For those afflicted with multiple sclerosis and for those assisting a friend or family member suffering from it, is a never-ending battle. It is a disease that hinders multiple senses and dramatically alters everyday life. The struggles that it creates are never easily remedied. There was encouraging news recently from The Medical Journal of The American Academy of Neurology. A significant research finding reveals a wonderful discovery that could help multiple sclerosis patients to better navigate life.
For years, doctors have believed in the positive benefits of exercise in combating the disease. This study gives concrete evidence that exercise may generate even more significant benefits than previously believed. And these benefits provide greater hope for simplifying the lives of those afflicted. The study set out to determine just how much benefit exercise provides. Eighty-eight multiple sclerosis patients were divided into two groups. The first group was measured to determine if exercise altered fatigue, balance, dizziness and other challenges associated with the disease. The second group was not put on an exercise regimen. Thus, a comparison of the effects of the regiment could be made.
“Most rehabilitation programs to improve balance have focused mainly on strength exercises and balance exercises that are not designed for the specific problems of people with MS,” says study author Jeffrey R. Hebert, PT, Ph.D., of the University of Colorado School of Medicine in Aurora. “We wanted to see if performing balance and eye-movement exercises while processing multiple different sensory information could help people improve their balance and fatigue issues.”
Participants were asked to walk on elevations in order to record a difference in their abilities. The results were drawn from a computerized balance test. Those patients in the exercise group showed significant balance improvement. The average balance scores of the group improved from 63 to 73 after the exercise regimen. The group without the exercise regiment improved as well, but only from an average of 62 at the beginning of the term to 66 at the conclusion.
Similar results were found in both the fatigue and dizziness tests. Once again, the exercise group showed significantly greater improvement when compared to the group without exercise. The results are expected to influence future physician recommendations. The next step, however, is to determine if the results are isolated. Physicians need to know if the benefits of exercise sustain over time.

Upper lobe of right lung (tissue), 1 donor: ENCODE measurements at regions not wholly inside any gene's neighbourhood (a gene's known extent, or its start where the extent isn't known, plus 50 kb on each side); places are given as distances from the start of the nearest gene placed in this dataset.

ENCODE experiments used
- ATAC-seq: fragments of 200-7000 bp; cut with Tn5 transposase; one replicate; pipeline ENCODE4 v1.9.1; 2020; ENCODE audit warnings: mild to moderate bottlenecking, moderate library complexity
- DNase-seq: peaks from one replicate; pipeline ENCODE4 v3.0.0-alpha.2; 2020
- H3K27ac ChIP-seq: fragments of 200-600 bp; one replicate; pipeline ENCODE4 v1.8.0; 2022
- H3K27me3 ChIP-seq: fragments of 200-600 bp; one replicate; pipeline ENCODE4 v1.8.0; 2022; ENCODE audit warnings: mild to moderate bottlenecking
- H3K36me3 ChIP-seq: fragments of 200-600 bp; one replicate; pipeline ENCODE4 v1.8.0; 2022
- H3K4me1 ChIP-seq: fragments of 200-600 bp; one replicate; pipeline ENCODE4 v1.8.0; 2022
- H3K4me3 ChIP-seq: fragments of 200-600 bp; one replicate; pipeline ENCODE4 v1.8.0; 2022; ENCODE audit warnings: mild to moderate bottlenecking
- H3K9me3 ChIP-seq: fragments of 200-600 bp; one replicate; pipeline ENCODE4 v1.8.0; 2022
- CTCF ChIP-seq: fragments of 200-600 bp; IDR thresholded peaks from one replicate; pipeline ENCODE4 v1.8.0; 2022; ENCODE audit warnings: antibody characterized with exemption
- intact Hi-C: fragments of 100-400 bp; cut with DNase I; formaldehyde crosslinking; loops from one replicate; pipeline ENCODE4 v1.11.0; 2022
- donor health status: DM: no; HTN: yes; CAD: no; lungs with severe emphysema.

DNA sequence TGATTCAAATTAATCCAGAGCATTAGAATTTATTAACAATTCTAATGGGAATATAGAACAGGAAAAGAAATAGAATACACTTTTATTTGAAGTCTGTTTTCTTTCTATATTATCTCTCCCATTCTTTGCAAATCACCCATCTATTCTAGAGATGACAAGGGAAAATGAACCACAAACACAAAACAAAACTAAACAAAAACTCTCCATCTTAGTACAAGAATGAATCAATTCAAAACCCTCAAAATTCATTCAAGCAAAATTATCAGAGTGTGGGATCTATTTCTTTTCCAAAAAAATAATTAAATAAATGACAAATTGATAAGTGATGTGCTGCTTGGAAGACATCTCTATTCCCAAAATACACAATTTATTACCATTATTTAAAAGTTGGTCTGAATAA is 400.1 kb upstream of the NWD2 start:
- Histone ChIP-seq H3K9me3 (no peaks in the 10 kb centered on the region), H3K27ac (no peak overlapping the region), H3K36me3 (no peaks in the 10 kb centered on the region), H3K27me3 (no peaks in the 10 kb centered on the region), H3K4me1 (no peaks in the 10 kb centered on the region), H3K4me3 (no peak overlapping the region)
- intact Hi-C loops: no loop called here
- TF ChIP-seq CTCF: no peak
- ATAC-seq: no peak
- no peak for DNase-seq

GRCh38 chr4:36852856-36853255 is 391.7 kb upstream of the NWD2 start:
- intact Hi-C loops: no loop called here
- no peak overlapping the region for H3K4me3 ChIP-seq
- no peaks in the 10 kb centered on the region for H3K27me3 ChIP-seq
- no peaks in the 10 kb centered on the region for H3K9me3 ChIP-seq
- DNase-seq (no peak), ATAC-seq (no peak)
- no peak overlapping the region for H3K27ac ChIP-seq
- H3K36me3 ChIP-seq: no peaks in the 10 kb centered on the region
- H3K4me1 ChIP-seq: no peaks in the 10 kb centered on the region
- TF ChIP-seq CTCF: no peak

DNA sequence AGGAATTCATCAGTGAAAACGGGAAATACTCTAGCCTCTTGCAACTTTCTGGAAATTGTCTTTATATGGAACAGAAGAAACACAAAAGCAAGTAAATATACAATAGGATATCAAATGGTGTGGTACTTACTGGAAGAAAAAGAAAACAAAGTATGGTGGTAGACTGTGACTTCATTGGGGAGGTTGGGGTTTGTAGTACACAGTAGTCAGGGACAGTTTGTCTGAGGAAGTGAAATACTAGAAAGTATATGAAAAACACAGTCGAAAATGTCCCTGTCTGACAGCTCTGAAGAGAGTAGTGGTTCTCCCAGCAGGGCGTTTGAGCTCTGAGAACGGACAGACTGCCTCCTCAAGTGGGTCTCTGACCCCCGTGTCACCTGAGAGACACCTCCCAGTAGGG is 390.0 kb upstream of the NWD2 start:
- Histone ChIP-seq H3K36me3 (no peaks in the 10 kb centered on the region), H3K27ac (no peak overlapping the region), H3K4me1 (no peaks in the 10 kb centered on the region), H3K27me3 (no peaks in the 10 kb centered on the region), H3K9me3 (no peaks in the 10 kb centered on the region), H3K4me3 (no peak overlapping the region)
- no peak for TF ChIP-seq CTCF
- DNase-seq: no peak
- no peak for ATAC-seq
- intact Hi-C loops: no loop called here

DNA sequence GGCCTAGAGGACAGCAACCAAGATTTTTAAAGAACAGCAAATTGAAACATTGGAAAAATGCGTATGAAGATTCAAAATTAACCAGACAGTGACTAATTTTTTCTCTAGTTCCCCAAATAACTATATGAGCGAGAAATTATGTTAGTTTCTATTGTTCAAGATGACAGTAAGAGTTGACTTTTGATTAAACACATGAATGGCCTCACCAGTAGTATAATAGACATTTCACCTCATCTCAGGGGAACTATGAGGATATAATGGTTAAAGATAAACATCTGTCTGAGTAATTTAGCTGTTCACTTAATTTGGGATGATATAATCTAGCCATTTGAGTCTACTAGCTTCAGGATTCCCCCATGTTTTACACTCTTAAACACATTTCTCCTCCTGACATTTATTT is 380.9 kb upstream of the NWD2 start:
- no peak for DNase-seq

As with any medical condition, the benefits versus the risks must be carefully measured by physicians depending on the individual patient. "Many people exercised before they were sick or got a diagnosis,” says Sabrina Paganoni, MD and assistant professor at Harvard Medical School. “Afterward, they still want to exercise and need to know if it's okay to continue. Others wonder if it's safe and whether it will help slow down or improve symptoms."
Should the results prove as sustainable, then neurologists could consider the benefits of exercise in treating other medical conditions. These benefits could enhance the treatment of patients suffering from migraine headaches, strokes, concussions, epilepsy, Parkinson's disease and even Alzheimer's disease. Once again, before positive results can be definitively extrapolated to these conditions, sustainability must be shown.
For now, the news is very encouraging for multiple sclerosis patients. Further studies can also help determine if exercise can significantly improve other symptoms. According to facty.com, these symptoms include numbness and tingling in the body, body spasms and an overall feeling of weakness. Perhaps, one day studies will reveal the positive effect of exercise on these symptoms as well.
About The Author:
Serene Hitchcock is a professional freelance writer, blogger and social media strategist from San Diego, California. She has been writing for several years in many forms and facets and is interested in arts, health, self-improvement, current events and the world we live in.